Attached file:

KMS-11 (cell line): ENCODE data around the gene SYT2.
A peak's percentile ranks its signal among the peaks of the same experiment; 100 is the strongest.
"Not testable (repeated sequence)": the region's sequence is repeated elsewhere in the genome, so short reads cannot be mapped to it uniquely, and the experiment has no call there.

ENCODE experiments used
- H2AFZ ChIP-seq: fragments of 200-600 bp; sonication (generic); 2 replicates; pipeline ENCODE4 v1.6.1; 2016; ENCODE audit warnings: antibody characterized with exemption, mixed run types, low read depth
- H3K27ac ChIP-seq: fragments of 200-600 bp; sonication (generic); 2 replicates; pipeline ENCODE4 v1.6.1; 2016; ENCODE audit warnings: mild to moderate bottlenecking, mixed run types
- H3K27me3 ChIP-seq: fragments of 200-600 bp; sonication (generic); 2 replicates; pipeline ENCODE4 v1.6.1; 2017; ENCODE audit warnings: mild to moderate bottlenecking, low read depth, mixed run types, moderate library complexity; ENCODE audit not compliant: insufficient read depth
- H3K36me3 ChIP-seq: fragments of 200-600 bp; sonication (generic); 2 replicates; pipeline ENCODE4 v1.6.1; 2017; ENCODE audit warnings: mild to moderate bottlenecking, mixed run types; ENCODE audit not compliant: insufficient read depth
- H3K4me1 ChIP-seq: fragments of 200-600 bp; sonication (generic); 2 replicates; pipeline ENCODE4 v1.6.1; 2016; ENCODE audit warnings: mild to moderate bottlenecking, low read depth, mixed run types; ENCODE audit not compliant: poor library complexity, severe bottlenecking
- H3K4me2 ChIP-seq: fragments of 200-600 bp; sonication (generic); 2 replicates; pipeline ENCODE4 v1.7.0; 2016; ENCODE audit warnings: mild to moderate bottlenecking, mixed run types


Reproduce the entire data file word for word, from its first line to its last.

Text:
KMS-11 (cell line): ENCODE data around the gene SYT2.
A peak's percentile ranks its signal among the peaks of the same experiment; 100 is the strongest.
"Not testable (repeated sequence)": the region's sequence is repeated elsewhere in the genome, so short reads cannot be mapped to it uniquely, and the experiment has no call there.

ENCODE experiments used
- H2AFZ ChIP-seq: fragments of 200-600 bp; sonication (generic); 2 replicates; pipeline ENCODE4 v1.6.1; 2016; ENCODE audit warnings: antibody characterized with exemption, mixed run types, low read depth
- H3K27ac ChIP-seq: fragments of 200-600 bp; sonication (generic); 2 replicates; pipeline ENCODE4 v1.6.1; 2016; ENCODE audit warnings: mild to moderate bottlenecking, mixed run types
- H3K27me3 ChIP-seq: fragments of 200-600 bp; sonication (generic); 2 replicates; pipeline ENCODE4 v1.6.1; 2017; ENCODE audit warnings: mild to moderate bottlenecking, low read depth, mixed run types, moderate library complexity; ENCODE audit not compliant: insufficient read depth
- H3K36me3 ChIP-seq: fragments of 200-600 bp; sonication (generic); 2 replicates; pipeline ENCODE4 v1.6.1; 2017; ENCODE audit warnings: mild to moderate bottlenecking, mixed run types; ENCODE audit not compliant: insufficient read depth
- H3K4me1 ChIP-seq: fragments of 200-600 bp; sonication (generic); 2 replicates; pipeline ENCODE4 v1.6.1; 2016; ENCODE audit warnings: mild to moderate bottlenecking, low read depth, mixed run types; ENCODE audit not compliant: poor library complexity, severe bottlenecking
- H3K4me2 ChIP-seq: fragments of 200-600 bp; sonication (generic); 2 replicates; pipeline ENCODE4 v1.7.0; 2016; ENCODE audit warnings: mild to moderate bottlenecking, mixed run types